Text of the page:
Move raises moral crackdown questions
BANGKOK — Thai censors have demanded that three scenes be cut from arthouse pic “Syndromes and a Century” before it’s allowed for theatrical release on Thursday.
Move has stunned producers and local cinephiles and raised further questions about a moral crackdown under the country’s military-backed government.
Directed by Apichatpong Weerasethakul, “Syndromes” preemed in competition at last September’s Venice Film Festival and has since collected awards on the fest circuit. It is a Thai-French-Austrian co-production commissioned as part of the New Crowned Hope series celebrating the 250th anniversary of Mozart’s birth.
Controversial scenes in the movie about the memories of two doctors include an image of a young monk casually strumming a guitar; a scene of four doctors drinking whisky in a hospital storeroom; and a scene of a male doctor kissing his girlfriend in the hospital’s locker room.
A representative from the Thai Medical Council said that the scenes involving doctors are improper and do not portray good conduct by medical professionals. “Drinking liquor is OK, but drinking it in a hospital is not,” Supawat Pothong of the Council’s law department said.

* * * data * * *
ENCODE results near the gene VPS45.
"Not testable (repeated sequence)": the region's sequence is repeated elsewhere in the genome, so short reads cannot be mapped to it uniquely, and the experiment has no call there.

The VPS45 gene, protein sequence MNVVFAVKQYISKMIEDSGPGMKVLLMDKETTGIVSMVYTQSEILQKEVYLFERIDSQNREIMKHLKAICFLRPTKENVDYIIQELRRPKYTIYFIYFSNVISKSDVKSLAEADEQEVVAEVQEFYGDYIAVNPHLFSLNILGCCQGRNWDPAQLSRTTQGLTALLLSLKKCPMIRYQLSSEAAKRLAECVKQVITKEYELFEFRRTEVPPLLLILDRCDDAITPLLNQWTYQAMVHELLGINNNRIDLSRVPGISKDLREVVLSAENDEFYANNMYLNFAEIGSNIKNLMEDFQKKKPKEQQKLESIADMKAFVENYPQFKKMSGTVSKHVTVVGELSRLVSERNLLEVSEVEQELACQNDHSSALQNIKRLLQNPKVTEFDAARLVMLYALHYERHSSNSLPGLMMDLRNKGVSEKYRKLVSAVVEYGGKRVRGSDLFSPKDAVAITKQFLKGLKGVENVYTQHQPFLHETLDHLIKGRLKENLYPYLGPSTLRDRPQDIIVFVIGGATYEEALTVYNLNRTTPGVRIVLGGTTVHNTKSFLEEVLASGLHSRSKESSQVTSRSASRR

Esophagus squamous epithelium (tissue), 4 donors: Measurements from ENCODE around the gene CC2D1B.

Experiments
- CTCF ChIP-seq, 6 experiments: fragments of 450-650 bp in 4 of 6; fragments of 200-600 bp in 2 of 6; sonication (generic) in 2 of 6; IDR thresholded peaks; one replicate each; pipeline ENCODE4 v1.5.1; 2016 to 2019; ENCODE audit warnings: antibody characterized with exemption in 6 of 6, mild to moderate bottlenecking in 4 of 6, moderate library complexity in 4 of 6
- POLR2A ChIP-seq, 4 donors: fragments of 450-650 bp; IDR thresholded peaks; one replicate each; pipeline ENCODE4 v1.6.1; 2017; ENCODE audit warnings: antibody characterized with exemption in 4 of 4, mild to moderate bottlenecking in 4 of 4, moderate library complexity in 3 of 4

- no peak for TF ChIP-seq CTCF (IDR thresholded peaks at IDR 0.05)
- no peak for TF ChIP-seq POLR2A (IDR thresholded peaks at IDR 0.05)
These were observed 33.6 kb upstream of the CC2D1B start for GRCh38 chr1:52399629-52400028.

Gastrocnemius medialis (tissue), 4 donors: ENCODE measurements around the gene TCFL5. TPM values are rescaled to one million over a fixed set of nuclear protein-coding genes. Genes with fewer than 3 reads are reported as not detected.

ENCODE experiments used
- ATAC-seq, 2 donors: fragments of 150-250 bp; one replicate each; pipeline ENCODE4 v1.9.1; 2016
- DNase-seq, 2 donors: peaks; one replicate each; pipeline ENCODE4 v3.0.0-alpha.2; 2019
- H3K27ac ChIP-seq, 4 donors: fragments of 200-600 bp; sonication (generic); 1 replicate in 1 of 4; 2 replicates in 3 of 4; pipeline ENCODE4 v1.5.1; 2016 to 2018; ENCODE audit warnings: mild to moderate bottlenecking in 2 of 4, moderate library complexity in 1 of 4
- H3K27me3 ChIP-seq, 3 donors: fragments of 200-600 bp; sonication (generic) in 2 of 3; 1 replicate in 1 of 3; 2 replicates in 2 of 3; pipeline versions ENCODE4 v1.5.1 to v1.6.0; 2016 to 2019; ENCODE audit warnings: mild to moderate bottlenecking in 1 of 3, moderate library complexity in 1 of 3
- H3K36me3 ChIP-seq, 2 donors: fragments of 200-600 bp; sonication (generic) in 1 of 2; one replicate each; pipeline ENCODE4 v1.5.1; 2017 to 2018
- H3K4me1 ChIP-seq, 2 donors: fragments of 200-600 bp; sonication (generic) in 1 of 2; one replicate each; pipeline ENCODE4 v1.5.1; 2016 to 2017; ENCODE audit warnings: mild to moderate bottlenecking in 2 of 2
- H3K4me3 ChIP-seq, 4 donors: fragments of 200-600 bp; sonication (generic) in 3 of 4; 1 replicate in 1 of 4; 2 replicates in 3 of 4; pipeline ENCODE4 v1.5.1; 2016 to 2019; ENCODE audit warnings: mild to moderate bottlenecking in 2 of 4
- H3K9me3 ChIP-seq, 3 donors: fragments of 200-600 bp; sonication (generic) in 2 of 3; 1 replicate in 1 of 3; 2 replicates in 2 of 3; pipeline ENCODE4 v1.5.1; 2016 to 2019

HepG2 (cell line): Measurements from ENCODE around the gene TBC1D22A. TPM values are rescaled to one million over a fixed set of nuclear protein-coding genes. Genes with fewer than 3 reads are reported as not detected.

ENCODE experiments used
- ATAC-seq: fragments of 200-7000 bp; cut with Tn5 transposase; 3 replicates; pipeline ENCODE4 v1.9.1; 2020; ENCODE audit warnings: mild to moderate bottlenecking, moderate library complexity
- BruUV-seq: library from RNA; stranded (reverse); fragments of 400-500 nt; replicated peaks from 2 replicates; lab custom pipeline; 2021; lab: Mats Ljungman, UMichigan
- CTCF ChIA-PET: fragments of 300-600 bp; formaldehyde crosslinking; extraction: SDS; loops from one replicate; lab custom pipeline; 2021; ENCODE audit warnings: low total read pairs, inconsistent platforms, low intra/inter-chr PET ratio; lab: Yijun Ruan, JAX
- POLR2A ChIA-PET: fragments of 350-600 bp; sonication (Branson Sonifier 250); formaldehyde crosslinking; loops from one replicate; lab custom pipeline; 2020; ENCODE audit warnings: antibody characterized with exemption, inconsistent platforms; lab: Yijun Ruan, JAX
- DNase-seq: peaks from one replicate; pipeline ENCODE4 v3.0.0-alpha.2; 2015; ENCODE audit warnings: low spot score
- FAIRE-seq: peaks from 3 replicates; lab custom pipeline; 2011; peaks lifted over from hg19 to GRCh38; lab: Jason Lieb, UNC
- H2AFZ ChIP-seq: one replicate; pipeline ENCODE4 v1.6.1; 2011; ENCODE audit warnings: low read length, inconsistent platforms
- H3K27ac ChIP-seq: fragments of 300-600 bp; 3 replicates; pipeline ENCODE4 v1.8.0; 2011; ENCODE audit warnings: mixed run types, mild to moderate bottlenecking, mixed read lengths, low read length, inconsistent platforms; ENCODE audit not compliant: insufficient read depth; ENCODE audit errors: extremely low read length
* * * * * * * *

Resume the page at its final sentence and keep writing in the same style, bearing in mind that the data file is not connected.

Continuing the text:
The scene showing the monk playing the guitar is against the Buddhist precepts, according to the censorship board.
Weerasethakul, whose parents were both doctors, insists he won’t cut his film.
“I treat my works as my own sons or daughters,” Weerasethakul said. “If these offspring of mine cannot live in their own country for whatever reasons, let them be free. There is no reason to mutilate them from the fear of the system. Otherwise there is no reason for one to continue making art.”
Critics have raised question marks over censorship decisions concerning other Thai movies including “The Bodyguard 2” and “Hor Taew Tak,” which employed crude language, expletives and rude behavior. The censors passed the films without cuts, and the movies were released on hundreds of screens. “Syndromes” is skedded for an outing on only two screens.
“This is beyond my expectation,” said the film’s co-producer, Pantham Thongsang. “The scenes they objected to are much less sensitive than scenes in many other Thai movies.”
Producer has appealed the decision, but will only learn the final ruling on Wednesday, one day before the pic’s planned release date.